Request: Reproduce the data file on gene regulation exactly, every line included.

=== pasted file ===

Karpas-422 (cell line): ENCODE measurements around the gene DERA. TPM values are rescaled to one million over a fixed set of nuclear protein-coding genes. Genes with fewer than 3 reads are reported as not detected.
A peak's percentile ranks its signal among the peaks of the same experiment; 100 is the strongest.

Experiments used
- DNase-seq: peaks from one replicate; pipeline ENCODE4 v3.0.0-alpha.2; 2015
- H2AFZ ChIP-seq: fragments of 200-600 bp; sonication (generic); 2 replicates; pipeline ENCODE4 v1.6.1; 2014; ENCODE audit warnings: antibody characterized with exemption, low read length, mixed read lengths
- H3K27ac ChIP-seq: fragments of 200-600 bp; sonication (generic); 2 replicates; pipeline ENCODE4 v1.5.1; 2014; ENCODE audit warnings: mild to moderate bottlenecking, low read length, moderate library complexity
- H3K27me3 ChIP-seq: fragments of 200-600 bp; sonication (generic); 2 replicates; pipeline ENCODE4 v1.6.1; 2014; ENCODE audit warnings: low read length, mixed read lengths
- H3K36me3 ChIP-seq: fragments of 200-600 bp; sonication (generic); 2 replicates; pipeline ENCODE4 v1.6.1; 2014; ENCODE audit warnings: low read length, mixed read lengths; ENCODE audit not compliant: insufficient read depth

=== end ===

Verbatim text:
Karpas-422 (cell line): ENCODE measurements around the gene DERA. TPM values are rescaled to one million over a fixed set of nuclear protein-coding genes. Genes with fewer than 3 reads are reported as not detected.
A peak's percentile ranks its signal among the peaks of the same experiment; 100 is the strongest.

Experiments used
- DNase-seq: peaks from one replicate; pipeline ENCODE4 v3.0.0-alpha.2; 2015
- H2AFZ ChIP-seq: fragments of 200-600 bp; sonication (generic); 2 replicates; pipeline ENCODE4 v1.6.1; 2014; ENCODE audit warnings: antibody characterized with exemption, low read length, mixed read lengths
- H3K27ac ChIP-seq: fragments of 200-600 bp; sonication (generic); 2 replicates; pipeline ENCODE4 v1.5.1; 2014; ENCODE audit warnings: mild to moderate bottlenecking, low read length, moderate library complexity
- H3K27me3 ChIP-seq: fragments of 200-600 bp; sonication (generic); 2 replicates; pipeline ENCODE4 v1.6.1; 2014; ENCODE audit warnings: low read length, mixed read lengths
- H3K36me3 ChIP-seq: fragments of 200-600 bp; sonication (generic); 2 replicates; pipeline ENCODE4 v1.6.1; 2014; ENCODE audit warnings: low read length, mixed read lengths; ENCODE audit not compliant: insufficient read depth